Protecting our Black Gold
Soil fertility and biodiversity are two main ingredients in organic farming-your black gold, so to speak. If you keep it healthy and strong, it will return yields for decades to come. Every year on our farm, we get a similar question or thought regarding how the flood affects our fields. Many people ask if the flood helps to bring in nutrients every year. Unfortunately, this is not the case.
Every winter when the Snoqualmie River floods, it leeches out many nutrients and can erode the soil composition. So, for us on our farm, we need to replenish the soil nutrients every spring for the veggies’ growing needs and overall fertility that has been removed from the flooding waters.
We measure for nutrients, such as nitrogen, potassium and phosphorus, along with monitoring pH levels and microbial abundance in the soil. We do this in the spring when we know the soil is at its most deficient time of the year so that we can optimize for our growing season. Every year, our pH levels are very low (5.3-5.7) due to the many fir trees in our region that contribute to acidic soil composition. Spreading lime on our fields can bring the pH levels up to 6.7, our optimal growing number. At this pH, all other organic supplements and compost put into the ground can now be available to the plants and absorbed efficiently. We generally spread 3 tons per acre.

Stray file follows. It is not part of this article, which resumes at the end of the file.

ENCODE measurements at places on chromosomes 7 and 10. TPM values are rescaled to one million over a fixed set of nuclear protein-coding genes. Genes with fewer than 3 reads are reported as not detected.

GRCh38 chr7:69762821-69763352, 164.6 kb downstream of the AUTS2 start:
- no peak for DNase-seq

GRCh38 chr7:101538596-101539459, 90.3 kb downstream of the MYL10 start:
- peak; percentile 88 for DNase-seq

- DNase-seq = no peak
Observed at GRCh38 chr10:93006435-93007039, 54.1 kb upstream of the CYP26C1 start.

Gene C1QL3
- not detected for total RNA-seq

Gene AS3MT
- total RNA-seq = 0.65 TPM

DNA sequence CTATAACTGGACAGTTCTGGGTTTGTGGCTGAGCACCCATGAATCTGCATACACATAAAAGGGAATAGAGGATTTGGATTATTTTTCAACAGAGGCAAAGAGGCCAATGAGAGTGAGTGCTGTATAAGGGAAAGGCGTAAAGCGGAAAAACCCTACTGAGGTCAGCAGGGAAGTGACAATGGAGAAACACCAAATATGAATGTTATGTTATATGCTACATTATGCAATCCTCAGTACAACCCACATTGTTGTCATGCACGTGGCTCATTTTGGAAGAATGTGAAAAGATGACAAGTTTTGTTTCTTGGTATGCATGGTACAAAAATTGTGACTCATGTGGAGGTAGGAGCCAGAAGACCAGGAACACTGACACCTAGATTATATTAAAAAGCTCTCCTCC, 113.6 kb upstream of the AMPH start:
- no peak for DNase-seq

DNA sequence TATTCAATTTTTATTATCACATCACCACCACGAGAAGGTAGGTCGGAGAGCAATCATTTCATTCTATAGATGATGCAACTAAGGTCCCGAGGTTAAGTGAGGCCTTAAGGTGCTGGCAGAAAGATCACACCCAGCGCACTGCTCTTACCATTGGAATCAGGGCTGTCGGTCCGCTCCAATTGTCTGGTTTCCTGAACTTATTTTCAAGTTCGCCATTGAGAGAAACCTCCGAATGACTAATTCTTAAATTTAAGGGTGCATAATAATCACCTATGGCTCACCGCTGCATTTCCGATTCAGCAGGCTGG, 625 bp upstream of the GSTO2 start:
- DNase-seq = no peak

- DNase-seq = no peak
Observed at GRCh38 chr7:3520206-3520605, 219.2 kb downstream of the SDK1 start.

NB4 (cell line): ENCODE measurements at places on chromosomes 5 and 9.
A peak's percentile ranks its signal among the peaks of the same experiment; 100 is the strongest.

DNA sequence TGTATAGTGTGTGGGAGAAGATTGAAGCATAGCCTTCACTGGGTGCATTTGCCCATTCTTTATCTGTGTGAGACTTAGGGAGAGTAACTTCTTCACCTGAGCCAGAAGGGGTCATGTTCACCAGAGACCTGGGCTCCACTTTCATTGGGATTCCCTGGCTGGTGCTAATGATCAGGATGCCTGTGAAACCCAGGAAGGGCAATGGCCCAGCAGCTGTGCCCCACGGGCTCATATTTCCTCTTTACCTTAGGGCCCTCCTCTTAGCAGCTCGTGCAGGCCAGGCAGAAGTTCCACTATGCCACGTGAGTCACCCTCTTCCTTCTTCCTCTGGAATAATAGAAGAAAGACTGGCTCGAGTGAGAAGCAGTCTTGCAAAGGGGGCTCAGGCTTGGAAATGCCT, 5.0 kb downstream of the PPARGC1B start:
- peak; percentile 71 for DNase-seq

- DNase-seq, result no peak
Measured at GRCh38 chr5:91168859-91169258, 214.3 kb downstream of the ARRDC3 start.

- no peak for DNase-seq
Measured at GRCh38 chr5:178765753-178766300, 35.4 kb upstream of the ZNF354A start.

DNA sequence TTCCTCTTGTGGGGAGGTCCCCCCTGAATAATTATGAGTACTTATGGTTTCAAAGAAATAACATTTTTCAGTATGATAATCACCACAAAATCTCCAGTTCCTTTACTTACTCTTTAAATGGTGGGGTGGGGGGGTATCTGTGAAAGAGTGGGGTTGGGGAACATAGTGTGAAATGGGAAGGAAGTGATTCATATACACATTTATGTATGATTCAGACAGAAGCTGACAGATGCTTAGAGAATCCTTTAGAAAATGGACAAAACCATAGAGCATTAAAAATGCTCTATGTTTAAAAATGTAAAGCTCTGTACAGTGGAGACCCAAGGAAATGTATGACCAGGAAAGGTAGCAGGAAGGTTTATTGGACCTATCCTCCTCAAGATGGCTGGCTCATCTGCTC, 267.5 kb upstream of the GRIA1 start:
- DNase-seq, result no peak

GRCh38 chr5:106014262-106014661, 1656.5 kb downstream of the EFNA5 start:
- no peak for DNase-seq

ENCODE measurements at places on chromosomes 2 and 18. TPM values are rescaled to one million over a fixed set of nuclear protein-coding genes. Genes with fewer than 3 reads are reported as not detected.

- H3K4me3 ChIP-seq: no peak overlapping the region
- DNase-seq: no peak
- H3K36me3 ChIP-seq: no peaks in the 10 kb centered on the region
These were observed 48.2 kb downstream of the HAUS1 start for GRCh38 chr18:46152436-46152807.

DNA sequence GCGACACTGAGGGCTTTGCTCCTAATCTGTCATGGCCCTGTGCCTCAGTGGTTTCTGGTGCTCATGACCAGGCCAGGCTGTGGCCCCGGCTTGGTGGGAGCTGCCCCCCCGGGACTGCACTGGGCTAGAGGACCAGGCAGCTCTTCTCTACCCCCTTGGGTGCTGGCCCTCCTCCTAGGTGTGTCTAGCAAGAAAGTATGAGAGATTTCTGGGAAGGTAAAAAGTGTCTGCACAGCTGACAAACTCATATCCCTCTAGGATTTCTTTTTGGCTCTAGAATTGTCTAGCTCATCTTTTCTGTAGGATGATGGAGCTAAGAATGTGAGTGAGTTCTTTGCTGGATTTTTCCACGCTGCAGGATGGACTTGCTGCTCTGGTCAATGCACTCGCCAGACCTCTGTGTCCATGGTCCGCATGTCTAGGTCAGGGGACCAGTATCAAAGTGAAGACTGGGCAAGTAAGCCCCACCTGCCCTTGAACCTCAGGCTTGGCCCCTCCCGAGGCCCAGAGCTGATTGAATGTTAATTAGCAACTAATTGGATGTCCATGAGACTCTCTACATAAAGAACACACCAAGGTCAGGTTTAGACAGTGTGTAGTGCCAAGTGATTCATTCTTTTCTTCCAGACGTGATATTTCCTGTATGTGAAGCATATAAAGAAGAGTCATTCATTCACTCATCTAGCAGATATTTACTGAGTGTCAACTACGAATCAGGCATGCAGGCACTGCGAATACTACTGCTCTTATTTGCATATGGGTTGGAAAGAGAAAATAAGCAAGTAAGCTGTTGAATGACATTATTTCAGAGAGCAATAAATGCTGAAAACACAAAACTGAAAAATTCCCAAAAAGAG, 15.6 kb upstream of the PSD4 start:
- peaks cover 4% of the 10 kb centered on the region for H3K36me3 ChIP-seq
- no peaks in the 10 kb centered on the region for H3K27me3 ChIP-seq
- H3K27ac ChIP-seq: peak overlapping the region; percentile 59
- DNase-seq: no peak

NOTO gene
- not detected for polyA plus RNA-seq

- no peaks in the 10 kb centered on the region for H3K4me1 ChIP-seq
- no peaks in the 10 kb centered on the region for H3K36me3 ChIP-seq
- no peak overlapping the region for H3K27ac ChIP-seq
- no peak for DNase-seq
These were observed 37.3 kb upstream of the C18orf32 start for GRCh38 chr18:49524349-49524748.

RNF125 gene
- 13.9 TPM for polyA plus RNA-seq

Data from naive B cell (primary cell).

We also know from countless studies that organic farming verses conventional farming tends to store more carbon in the soil, reduce soil erosion and is overall more energy efficient because it does not rely on synthetic pesticides or fertilizers. When we keep toxic chemicals out of the soil everyone wins. Our food is safer and cleaner, our employees are never exposed to anything harmful, sustainability of pollinators and flora and fauna are much greater, and as climate change continues to heat up our earth, soil science is able to better retain water, a precious commodity in many farming communities.
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